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Communautés énergétiques locales

La solution ultime pour une transition réussie vers l'énergie durable. Avec la volonté de sortir du nucléaire en 2025, la Belgique propose plusieurs solutions à ses habitants, dont des subventions et plusieurs programmes de soutien pour l'achat de panneaux photovoltaïques à usage résidentiel.

The ultimate solution for a successful transition towards sustainable energyWith the desire to get out of nuclear power in 2025, Belgium proposes several solutions to its inhabitants, including subsidies and several support programmes for the purchase of photovoltaic panels for residential use.

Solar panels on residential homes in Brussels. Source: lesoir.be


The Belgian photovoltaic market has seen the highest level of activity in the last six years. In 2019, even though it may seem hard to believe there were lots of sunny days in Belgium, and that, combined with the growth in the number of solar panels installed, led to a 6% increase in photovoltaic electricity production during the first six months of the year. (source: APeRE1 & L’Écho2)
Photovoltaic panels per habitant in the three different regions of Belgium, 2019

Photovoltaics cover 9% of Belgian housing consumption. 88% of the installed capacity is located in Flanders (1 panel per inhabitant), 12% in Wallonia (1 panel per 4 inhabitants). The smallest Region and urban capital city, Brussels-Capital Region is lagging behind (1 panel for 34 inhabitants). At the national level, Belgium is in the top European rankings, according to Renouvelle3.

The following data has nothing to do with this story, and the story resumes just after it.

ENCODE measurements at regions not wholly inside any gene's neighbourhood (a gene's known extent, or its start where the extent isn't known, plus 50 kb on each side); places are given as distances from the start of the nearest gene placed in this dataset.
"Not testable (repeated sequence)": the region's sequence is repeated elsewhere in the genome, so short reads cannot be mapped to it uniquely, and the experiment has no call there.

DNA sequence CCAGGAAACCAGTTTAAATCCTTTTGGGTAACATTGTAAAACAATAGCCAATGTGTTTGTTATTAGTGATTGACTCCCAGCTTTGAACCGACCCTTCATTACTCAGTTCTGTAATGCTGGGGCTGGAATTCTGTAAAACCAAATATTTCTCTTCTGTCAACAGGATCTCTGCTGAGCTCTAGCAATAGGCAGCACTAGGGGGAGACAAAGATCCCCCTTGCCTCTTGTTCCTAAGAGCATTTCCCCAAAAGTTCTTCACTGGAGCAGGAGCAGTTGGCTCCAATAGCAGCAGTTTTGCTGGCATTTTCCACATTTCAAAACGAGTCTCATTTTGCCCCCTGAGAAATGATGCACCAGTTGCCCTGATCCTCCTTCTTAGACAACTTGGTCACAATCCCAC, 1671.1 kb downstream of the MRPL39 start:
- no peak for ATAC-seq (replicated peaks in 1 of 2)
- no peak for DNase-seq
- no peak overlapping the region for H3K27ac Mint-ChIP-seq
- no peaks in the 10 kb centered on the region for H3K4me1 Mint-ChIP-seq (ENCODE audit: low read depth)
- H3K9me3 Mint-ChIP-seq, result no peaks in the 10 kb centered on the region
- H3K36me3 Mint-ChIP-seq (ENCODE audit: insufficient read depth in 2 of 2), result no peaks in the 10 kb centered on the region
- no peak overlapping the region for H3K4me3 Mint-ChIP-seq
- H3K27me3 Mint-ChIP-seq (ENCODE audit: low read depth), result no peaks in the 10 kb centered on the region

While these incentives and goodwill may seem harmless and environmentally friendly, they hide an unintended concern: the actual use of the energy produced.In Belgium, as in many other European countries, citizens are often accustomed to using their washing machines and other energy-intensive electrical appliances in the evening because of the cheaper tariff. And even though some people have installed photovoltaic panels, they have not yet changed these old habits and we all know habits are hard to change because, well, they’re habits.

However, with the new Belgian Prosumer Tax Policy4, implemented to reinforce better use of locally produced energy, if citizens don’t use the energy production of their photovoltaic panels throughout the day it will be injected into the national grid, which will require them to contribute to its maintenance in the form of tax. A policy-making scenario that results in a significant loss of motivation and trust of citizens towards the Belgian government.

We, at Strategic Design Scenarios, are experiencing this firsthand in a project called GAC5, Gestion Active de la Consommation, which means Active Energy Consumption Management in French. Where we’re experimenting, on a small neighborhood scale, how its inhabitants can collaboratively manage their photovoltaic energy generation and consumption through an App that’s being co-created with 49 volunteer households from the neighborhood.

Since our first encounters with some of the households, we have realized how reassuring these new concepts of collective self-consumption or Energy Communities are for them. Because being part of it means that they don’t have to consider their surplus of energy as a costly waste.